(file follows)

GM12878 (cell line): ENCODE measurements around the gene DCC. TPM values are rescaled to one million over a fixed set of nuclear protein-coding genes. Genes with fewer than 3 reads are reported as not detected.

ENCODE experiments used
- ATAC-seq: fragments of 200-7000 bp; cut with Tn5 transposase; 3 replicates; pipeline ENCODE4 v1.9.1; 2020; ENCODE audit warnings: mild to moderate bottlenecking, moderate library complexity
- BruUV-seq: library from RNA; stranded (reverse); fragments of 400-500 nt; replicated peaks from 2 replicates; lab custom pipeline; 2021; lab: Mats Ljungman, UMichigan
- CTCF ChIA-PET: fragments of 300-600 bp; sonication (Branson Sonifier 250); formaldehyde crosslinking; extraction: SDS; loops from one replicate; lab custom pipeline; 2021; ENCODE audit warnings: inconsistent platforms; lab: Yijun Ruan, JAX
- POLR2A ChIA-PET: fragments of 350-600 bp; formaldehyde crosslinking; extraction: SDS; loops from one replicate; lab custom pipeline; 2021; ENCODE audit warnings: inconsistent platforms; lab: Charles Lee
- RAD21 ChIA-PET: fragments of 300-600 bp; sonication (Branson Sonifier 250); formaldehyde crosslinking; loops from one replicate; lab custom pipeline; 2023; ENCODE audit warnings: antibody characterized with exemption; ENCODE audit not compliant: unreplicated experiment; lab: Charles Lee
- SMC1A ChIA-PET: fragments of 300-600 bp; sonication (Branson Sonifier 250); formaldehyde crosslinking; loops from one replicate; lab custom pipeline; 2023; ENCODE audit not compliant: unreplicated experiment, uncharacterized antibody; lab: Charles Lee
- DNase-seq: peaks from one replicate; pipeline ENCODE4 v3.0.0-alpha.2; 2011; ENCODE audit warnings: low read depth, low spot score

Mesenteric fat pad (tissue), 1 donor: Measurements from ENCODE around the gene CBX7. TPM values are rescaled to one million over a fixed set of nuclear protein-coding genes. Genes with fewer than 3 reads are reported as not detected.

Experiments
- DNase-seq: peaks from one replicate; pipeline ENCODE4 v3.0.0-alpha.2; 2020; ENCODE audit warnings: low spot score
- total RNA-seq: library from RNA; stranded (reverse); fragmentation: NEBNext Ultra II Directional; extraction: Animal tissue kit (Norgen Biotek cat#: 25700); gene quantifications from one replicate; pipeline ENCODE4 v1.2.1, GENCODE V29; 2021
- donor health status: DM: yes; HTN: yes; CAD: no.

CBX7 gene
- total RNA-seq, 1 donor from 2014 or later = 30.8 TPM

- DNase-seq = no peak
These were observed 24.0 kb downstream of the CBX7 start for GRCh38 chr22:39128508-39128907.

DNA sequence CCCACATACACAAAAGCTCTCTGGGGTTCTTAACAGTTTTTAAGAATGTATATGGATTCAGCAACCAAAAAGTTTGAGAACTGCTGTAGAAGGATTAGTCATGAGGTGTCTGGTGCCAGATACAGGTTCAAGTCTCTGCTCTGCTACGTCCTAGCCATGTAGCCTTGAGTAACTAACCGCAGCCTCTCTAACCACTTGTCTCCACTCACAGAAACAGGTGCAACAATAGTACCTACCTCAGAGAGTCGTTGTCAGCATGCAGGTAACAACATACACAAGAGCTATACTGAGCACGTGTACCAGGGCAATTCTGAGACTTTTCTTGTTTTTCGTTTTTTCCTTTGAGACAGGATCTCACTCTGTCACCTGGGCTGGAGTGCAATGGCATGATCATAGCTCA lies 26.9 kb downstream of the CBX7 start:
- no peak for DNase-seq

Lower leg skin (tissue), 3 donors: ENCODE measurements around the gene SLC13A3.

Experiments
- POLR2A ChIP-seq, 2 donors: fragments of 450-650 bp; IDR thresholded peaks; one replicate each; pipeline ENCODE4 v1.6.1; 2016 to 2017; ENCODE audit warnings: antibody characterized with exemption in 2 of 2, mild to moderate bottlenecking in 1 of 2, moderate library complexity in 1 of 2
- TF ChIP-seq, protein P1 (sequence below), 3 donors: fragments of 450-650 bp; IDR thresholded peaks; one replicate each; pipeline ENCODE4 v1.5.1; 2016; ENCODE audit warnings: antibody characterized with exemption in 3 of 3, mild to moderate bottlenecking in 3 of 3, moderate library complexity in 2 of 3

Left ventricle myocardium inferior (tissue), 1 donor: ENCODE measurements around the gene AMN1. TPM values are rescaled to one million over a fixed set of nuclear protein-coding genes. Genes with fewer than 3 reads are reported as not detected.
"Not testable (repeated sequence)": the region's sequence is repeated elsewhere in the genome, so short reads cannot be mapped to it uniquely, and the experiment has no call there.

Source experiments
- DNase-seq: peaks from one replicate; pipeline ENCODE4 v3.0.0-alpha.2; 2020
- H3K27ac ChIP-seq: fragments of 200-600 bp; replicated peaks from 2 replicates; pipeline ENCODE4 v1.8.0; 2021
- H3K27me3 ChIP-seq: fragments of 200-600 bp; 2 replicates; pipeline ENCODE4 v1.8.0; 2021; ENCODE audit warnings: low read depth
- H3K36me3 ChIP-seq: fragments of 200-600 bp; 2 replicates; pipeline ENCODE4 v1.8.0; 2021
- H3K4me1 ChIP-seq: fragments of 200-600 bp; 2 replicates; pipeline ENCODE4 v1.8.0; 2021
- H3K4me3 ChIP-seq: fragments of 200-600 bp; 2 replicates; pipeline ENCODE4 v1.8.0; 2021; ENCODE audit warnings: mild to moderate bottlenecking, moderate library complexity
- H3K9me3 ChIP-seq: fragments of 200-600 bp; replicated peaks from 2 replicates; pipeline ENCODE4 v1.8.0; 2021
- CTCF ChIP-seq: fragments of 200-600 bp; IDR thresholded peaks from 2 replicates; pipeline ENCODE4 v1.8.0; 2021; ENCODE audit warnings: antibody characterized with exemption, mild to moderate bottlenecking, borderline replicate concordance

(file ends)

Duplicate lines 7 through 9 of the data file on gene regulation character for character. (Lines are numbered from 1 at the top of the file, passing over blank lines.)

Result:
- RAD21 ChIA-PET: fragments of 300-600 bp; sonication (Branson Sonifier 250); formaldehyde crosslinking; loops from one replicate; lab custom pipeline; 2023; ENCODE audit warnings: antibody characterized with exemption; ENCODE audit not compliant: unreplicated experiment; lab: Charles Lee
- SMC1A ChIA-PET: fragments of 300-600 bp; sonication (Branson Sonifier 250); formaldehyde crosslinking; loops from one replicate; lab custom pipeline; 2023; ENCODE audit not compliant: unreplicated experiment, uncharacterized antibody; lab: Charles Lee
- DNase-seq: peaks from one replicate; pipeline ENCODE4 v3.0.0-alpha.2; 2011; ENCODE audit warnings: low read depth, low spot score